Holiday Hosting Tips: The Best Ways to Prepare Your Home for Aging Parents

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The holidays are an essential time to check in on aging loved ones. If they’re visiting your home for the holidays, you’ll need to adequately prepare to keep them safe. Some of you may even be preparing for a conversation with elderly loved ones about moving in long-term.

Children of elderly parents should have an understanding of the changes they may need to make to their homes before having these conversations. You might feel nervous to begin adapting your home for your aging loved one’s needs, but there are simple changes you can make no matter your budget. 

Here are some tips for adjustments that will make your home more accessible to seniors to help reduce fall risks.  

Most Homes Need Adjustments to Accommodate a Senior Family Member

According to a study from the U.S. Census Bureau conducted in May 2020, less than 10% of U.S. homes are “aging-ready.[1]” In order for a house to be “aging-ready,” it must have a bathroom and bedroom on the first floor, step-free entryway, and at least one accessibility feature in the bathroom (i.e. shower seat or grab bar). People are living longer and longer, but most homes don’t support the type of accessibility that older folks need. Older homes might need special attention.

Fast And Low-Cost Changes

These easy modifications can make your loved one feel more safe and comfortable, whether they’re visiting for the holidays or moving in permanently. Depending on how handy your loved one is, you could work on some of these projects together. 

  • Slip-proof mats for tubs and showers. Rubber-backed mats provide more stability in an otherwise slippery setting. 
  • Waterproof seat in the shower. Install a waterproof seat in the shower so that your loved one does not have to stand and risk falling.
  • Toilet seat risers. Raising the toilet seat by 3-4 inches means your loved one does not have to squat as much. Squatting requires a certain level of balance and strength, the lack of which can result in a fall. 
  • Handlebars in the bathroom. Useful places for a bathroom handlebar include next to the toilet, at the shower entrance, and in the shower. 
  • Slip-proof rugs. Give small throw rugs away, as they are a fall risk. Slip-proof rugs are a great alternative.
  • Accessible shelving. Move items to low shelves so no one needs to use a step stool to access necessary things. 
  • Non-slip wax. Use non-slip wax to make floors less slippery. 
  • Medical alert system. The In-Home + Fall Detection medical alert system is perfect for around-the-house use. If you’re looking for a mobile option, Alert1 offers a variety of options, including wristbands, lanyards, and even an On-the-Go Wrist Watch Medical Alert + GPS + Pedometer.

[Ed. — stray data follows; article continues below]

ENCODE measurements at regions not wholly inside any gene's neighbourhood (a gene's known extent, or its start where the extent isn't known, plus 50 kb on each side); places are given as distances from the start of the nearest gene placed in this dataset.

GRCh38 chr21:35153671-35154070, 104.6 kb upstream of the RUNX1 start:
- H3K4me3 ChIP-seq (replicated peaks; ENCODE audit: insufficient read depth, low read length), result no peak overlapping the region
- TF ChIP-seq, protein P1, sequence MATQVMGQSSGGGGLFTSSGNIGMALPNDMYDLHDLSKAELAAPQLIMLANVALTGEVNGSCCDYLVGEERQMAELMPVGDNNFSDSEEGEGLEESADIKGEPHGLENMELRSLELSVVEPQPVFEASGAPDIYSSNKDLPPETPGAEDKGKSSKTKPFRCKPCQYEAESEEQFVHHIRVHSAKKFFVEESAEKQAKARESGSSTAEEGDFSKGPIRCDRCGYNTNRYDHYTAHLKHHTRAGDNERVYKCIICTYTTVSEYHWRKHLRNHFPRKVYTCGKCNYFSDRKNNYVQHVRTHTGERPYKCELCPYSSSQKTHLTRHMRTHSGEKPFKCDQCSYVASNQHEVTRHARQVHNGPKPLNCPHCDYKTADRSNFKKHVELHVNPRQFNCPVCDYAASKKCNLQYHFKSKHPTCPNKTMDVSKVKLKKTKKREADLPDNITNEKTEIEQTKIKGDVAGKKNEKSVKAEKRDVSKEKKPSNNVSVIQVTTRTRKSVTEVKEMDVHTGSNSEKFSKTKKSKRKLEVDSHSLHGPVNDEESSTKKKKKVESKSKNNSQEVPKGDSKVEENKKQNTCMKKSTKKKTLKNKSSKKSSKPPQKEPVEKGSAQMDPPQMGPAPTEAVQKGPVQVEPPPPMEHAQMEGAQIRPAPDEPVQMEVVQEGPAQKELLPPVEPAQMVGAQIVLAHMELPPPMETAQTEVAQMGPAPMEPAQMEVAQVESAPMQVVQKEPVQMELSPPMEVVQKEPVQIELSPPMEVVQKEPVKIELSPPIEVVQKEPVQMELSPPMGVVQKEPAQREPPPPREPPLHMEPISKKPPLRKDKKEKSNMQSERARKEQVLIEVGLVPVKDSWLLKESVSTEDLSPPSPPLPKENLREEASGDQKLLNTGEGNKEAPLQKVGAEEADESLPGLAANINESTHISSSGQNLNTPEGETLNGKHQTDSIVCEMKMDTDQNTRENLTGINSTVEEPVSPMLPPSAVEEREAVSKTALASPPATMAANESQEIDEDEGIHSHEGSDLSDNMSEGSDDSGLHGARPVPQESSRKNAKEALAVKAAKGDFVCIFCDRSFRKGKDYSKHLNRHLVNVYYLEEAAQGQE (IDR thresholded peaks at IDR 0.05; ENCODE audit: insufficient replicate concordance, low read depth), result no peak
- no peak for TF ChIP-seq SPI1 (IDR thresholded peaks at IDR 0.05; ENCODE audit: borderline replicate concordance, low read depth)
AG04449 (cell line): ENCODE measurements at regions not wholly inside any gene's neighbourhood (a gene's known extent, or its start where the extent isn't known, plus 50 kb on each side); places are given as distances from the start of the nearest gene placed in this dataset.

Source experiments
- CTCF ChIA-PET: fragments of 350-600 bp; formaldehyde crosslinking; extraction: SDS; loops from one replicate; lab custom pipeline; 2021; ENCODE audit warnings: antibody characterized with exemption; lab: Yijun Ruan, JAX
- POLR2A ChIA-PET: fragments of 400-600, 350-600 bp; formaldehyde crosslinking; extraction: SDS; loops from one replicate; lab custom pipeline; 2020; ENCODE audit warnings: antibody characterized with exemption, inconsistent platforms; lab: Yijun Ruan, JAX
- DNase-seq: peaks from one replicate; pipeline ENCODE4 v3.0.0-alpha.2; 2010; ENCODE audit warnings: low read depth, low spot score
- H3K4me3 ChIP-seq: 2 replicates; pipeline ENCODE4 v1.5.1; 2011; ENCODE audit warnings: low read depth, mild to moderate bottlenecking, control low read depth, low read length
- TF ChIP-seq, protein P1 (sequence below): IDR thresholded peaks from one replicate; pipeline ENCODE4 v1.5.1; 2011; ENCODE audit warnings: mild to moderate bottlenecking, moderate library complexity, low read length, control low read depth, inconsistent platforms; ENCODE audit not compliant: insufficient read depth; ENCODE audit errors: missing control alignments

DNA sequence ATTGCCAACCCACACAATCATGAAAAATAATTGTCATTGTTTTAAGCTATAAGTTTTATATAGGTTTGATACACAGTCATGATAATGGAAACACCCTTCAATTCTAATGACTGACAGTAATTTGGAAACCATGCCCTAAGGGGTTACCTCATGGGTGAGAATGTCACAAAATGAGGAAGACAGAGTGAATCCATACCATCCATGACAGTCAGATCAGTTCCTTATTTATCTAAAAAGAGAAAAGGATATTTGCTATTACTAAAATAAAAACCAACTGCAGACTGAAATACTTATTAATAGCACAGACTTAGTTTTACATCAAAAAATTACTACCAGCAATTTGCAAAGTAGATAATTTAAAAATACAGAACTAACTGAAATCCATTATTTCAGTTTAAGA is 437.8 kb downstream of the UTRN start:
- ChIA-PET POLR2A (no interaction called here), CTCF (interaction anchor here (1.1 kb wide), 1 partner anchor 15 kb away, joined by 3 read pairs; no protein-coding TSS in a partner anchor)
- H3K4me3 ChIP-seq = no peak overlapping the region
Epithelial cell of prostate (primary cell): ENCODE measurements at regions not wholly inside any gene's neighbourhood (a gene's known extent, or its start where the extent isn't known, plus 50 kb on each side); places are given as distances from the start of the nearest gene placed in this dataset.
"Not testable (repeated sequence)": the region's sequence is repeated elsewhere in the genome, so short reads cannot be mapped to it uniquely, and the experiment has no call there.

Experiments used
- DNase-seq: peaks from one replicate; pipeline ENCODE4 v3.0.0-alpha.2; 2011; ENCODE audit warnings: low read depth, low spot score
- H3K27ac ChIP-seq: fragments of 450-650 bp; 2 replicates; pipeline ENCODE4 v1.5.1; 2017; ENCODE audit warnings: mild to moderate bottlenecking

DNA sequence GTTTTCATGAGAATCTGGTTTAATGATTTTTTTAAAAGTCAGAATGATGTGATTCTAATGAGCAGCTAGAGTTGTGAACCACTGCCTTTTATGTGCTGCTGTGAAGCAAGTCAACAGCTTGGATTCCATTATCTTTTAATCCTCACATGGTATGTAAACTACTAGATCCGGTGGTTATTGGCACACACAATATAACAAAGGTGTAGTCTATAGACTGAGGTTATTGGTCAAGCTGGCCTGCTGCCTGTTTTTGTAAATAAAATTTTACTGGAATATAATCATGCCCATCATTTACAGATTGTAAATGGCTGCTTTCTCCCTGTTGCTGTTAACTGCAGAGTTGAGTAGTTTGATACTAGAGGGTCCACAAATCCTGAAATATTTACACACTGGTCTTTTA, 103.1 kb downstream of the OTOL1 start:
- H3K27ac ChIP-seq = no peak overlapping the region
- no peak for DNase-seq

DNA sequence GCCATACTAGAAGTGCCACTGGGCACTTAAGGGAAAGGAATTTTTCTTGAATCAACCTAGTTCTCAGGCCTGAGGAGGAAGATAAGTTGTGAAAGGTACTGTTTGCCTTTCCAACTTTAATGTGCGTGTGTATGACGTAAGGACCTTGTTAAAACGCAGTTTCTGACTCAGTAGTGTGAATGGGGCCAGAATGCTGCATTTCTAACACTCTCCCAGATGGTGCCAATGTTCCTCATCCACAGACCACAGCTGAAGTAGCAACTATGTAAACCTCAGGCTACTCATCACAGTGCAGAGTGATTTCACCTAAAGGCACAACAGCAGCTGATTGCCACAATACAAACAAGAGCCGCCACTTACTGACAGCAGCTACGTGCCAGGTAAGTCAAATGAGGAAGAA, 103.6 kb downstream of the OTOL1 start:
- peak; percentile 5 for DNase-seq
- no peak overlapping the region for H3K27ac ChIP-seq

• Easy-to-navigate furniture. Get rid of furniture you don’t need. Keep sturdy pieces. Push furniture against walls and make sure there are clear paths in each room. Use corner guards on sharp corners. Give away chairs that have wheels or remove the wheels.
  • Lever-style doorknobs. Round doorknobs are difficult to grip. Replace round doorknobs with lever-style doorknobs so that they are easier to use.
  • Highlighting tape on stairs, shower chairs, and door jambs. Stick highlighting tape onto potential fall risk areas so that your loved one can have better visibility at night. 
  • Sand or salt on icy areas. Winter is an especially dangerous time for seniors. You can prevent falls during winter by targeting icy areas on your driveway and sidewalks.  
  • Designated pet area. If you have a pet, it might be helpful to keep your pet away from your loved one. A pet underfoot creates a fall risk. Set up a baby gate to keep your pet and your parents safe.

Other Types of Modifications

You might have more time and resources to invest in elder-friendly modifications. If so, these suggestions are perfect. 

  • New flooring. Rubber flooring helps prevent falls. The material is slip-resistant and relatively soft. If your loved one falls, rubber flooring helps minimize injury. 
  • Increased emergency/security access. Many older folks do not carry their cell phones with them everywhere. A medical alert system can establish immediate emergency contact and has the added bonus of easy-to-wear, total mobility. 
  • Brighter lighting. Bright lights make it easier to navigate spaces around the house. Adding more lights brightens up dark corners and makes each room easily navigable.
  • Electric stair lift. If your loved one has trouble getting upstairs, installing an electric stair lift will make everyone’s life a little easier. This fall-prevention method is more expensive but could save tons of stress. Stairs are a fall risk for even the most active of seniors. An electric stair life could be the key to accommodating your loved one’s needs.